On the flip side, the flashsideways story may have been to remind the viewer about Sayid's deep-rooted love for Nadia and how much his life has sucked since she got hit by a car in Season 4. That explains why he so quickly goes with Fake Locke... but I'll get to that. Lemme just say, that despite the appearance and subsequent death of Keamy (awesomeness. hate that guy and his smirk!), I feel like this storyline would have been better if it dealt with AltUniverse Sayid encountering one of the other 815 passengers (Jack or Charlie quickly comes to mind) and having some kind of interesting adventure. But I guess that's coming..

On the Island, interesting stuff abounds! After Jack and Hurley split (way to not leave anyone behind, Shephard!) a confused Sayid confronts Dogen about why he has tried to kill him a couple times now in the span of a few short episodes. Dogen gives him a spiel about Good vs. Evil, scales and balance etc, basically a quick thematic summary of the entire series. And then they engage in the best fight scene ever! Dogen, somehow, wins the fight and has the opportunity to kill Sayid, but stops when his baseball, dislodged during the fight, hits the ground. I'm not exactly sure of the significance of that, but it saved Sayid's life and Dogen banished him.

Meanwhile, Fake Locke convinces Claire to give herself up to the Others in the Temple in order to deliver a message. He wants Dogen to come out to talk to him. When she walked into the courtyard was an awesome moment in the history of Lost. It's too bad there weren't more of the regular Losties around to witness it. Imagine Hurley trying to give her a big bear hug!

Dogen doesn't want to go out to get himself killed, so he sends Sayid instead, with instructions to kill whoever appears "as someone who has recently died" immediately. Sayid, in a bit of Locke-like innocence says "Sure, I'll do that!" He runs into Kate on his way out of Temple and soon enough encounters Locke/The Smoke Monster. As ordered, Sayid attempts to kill him by stabbing him in the chest with a ceremonial-looking dagger that Dogen gave him. Fake Locke removes the dagger from his chest and says, "Now why did you go and do that?"

Fake Locke recruits Sayid to his cause by claiming that he can give him anything he wants, specifically (in Sayid's mind), Nadia, alive again. Does this mean that Fake Locke can somehow tap into other universes where people who have died are still alive? Is that how he uses the bodies of those who have died as vessels in this world? The internet is abuzz with theories about that, connections between the flashsideaways reality and regular reality. It's good fodder for discussion.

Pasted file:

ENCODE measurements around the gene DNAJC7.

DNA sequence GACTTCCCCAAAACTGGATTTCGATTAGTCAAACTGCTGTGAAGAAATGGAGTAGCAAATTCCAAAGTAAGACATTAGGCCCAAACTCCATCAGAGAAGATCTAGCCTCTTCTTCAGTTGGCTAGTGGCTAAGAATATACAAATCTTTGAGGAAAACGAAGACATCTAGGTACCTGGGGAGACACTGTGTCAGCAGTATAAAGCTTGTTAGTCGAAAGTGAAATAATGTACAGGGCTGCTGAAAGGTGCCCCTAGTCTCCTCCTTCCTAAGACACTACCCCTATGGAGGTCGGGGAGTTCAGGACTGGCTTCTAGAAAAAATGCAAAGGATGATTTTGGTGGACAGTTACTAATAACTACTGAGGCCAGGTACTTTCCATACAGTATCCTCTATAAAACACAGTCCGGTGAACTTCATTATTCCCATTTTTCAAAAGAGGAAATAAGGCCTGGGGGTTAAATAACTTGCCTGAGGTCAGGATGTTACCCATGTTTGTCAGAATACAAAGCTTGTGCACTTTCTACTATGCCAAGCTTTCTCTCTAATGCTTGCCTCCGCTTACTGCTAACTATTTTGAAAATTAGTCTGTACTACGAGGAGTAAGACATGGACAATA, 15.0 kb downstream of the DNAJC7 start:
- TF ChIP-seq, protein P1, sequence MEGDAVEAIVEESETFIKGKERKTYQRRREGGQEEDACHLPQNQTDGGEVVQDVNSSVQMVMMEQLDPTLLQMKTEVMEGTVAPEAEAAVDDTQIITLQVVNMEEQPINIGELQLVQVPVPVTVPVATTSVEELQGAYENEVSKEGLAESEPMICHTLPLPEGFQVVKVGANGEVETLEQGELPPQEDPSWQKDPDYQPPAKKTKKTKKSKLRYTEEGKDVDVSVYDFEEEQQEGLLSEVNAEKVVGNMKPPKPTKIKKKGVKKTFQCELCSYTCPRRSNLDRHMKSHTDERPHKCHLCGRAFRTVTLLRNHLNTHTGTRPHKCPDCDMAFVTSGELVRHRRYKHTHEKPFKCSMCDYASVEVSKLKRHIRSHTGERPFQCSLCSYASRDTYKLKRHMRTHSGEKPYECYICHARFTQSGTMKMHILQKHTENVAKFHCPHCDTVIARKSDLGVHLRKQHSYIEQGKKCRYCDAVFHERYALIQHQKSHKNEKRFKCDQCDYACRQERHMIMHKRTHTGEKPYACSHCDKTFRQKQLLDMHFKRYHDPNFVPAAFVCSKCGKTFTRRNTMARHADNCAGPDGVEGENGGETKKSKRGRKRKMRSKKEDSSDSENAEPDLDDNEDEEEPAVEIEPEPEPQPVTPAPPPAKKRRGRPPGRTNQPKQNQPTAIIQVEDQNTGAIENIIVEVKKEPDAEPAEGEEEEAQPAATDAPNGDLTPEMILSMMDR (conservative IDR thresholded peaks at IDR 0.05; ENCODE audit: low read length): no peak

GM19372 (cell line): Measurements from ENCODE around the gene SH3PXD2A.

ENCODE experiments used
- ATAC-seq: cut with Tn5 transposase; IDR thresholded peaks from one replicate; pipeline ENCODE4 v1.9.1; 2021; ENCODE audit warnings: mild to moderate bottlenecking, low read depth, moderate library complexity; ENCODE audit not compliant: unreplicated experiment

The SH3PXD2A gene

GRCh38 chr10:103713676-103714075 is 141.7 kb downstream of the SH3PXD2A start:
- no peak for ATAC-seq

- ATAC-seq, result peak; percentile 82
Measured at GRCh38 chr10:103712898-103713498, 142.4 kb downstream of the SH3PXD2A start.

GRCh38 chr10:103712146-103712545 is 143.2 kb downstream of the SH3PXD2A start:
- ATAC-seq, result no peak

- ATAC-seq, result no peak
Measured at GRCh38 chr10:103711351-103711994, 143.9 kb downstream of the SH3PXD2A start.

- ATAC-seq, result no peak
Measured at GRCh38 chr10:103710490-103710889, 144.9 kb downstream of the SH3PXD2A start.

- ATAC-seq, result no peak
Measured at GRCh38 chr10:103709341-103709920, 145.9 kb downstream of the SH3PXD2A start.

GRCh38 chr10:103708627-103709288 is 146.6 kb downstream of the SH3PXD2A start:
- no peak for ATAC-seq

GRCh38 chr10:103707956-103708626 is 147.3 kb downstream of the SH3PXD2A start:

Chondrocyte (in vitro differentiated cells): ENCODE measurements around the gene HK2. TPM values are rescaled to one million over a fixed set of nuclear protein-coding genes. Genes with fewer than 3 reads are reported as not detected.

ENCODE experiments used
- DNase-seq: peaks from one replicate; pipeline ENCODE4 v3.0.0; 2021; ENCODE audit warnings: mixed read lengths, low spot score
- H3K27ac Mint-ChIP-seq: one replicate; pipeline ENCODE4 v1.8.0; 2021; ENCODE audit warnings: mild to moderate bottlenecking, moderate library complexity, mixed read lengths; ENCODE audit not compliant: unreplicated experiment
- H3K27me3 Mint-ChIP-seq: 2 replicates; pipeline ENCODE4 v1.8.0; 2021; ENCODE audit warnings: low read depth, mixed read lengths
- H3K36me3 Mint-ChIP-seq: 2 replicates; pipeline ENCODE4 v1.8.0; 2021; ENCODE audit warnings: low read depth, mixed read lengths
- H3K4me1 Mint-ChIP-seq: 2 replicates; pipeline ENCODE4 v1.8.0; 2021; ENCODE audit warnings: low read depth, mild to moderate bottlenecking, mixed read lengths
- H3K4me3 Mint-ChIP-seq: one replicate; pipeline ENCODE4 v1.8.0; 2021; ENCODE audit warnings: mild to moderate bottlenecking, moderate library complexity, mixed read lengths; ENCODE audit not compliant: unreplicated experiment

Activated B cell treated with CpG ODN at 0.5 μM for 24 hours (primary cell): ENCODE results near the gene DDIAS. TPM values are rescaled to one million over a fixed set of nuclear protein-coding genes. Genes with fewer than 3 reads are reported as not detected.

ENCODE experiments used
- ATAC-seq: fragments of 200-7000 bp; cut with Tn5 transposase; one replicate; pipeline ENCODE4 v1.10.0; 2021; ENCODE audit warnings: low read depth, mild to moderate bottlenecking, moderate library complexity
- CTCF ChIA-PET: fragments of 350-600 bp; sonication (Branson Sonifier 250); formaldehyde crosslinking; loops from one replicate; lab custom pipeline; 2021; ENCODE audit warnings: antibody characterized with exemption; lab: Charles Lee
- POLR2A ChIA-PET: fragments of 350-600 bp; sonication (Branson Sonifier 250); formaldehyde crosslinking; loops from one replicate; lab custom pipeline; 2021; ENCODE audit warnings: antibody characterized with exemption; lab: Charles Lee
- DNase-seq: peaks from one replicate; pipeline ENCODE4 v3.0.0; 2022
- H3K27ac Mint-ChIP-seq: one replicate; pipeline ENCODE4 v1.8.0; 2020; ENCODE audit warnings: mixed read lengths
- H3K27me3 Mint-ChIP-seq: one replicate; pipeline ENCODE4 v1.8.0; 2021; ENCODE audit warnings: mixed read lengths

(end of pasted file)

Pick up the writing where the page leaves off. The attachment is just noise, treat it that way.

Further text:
Meanwhile, Kate has entered the Temple and Miles tells her that Claire is here! Kate immediately goes to find her in a hole in the ground and tells her about Aaron. Unfortunately, this scene, which had a lot of potential, falls a little flat because of Claire's lack of reaction. Other reviewers online have claimed that she's under the influence of the Smoke Monster and not really herself in this scene, but I'm not so sure.

In another dramatic entrance, Sayid returns to the temple to deliver The Smoke Monster's message. For some reason, all the Temple Others are hanging out outside, including Cindy the flight attendant from Flight 815. He tells them that Jacob is dead and those who want to join him and leave the Island should leave the Temple and join him before sundown or stay here and die. It's an ominous message, delivered with intensity by this new, powerful-willed Sayid. Some of the Others listen and leave, while some (including Dogen) stay.

Once again, Sayid goes to confront Dogen in the Pool Room. Dogen gives some backstory about his son, but it's not enough to pacify Sayid who drowns Dogen in the same pool that Dogen's people drowned Sayid in the season premiere. Dogen's right-hand man, the talented actor John Hawkes, rushes to the scene only to have his throat slit by Sayid.

Apparently, Dogen was keeping the Smoke Monster away so by Sayid killing him, he becomes responsible for all the deaths at the Temple. If you add the gangsters Sayid killed in the AltUniverse plus all these people, you have the answer.

The attack on the Temple finally occurs and it's as bloody and dark as we've come to expect when the shit really hits the fan on Lost. In the middle of the chaos, Ilana and Ben's team show up in an attempt to rescue Jack and Hurley, but all they get is Miles. Ben tries to get Sayid to come away with them but Sayid refuses and Ben walks away slowly wearing a frightened expression.

The last few minutes of this episode is really weird. And I mean that in a strange, not so great, way. There's a lot of slow motion and shots of people giving each other serious stares and it's all very dramatic, but it left me wondering: Who were all those people around Fake Locke? They didn't look like the Others who left the Temple. Actually, they looked like pirates, maybe from the Black Rock, all longhaired and sunburnt. (Which reminds me, Where the heck has Richard been??). Also, Fake Locke gives the "Go Ahead" stare to Claire and Sayid... and then Kate? That doesn't really make sense. If he's been recruiting people to his army, why would he let in this civilian?

I will say, however, that is looking like a showdown between Fake Locke's people and Jack's. This is reminiscent of Season 3, when the survivors of Flight 815 split based on their opinion about the freighter people. That led to some very interesting scenarios and a lot of changing of loyalties (always interesting.) Wild guess: Kate convinces Sawyer (maybe Sayid?) to change sides to Jack's side sometime soon.

So, while I quite enjoyed most of the episode, the last few minutes (including Ilana's sudden appearance) were quite jarring and left me more than a little confused. But that's not necessarily a bad place to be mid-season on Lost. Ten more episodes left...